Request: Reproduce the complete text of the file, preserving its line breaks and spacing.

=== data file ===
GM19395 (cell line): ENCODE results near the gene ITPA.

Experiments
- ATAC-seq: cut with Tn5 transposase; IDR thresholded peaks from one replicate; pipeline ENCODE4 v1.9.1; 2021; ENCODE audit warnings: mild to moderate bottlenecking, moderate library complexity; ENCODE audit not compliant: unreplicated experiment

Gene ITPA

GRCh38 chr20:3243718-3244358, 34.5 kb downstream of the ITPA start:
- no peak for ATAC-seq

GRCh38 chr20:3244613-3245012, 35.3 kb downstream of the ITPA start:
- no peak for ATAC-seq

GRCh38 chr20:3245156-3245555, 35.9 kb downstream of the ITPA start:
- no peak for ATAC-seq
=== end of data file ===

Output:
GM19395 (cell line): ENCODE results near the gene ITPA.

Experiments
- ATAC-seq: cut with Tn5 transposase; IDR thresholded peaks from one replicate; pipeline ENCODE4 v1.9.1; 2021; ENCODE audit warnings: mild to moderate bottlenecking, moderate library complexity; ENCODE audit not compliant: unreplicated experiment

Gene ITPA

GRCh38 chr20:3243718-3244358, 34.5 kb downstream of the ITPA start:
- no peak for ATAC-seq

GRCh38 chr20:3244613-3245012, 35.3 kb downstream of the ITPA start:
- no peak for ATAC-seq

GRCh38 chr20:3245156-3245555, 35.9 kb downstream of the ITPA start:
- no peak for ATAC-seq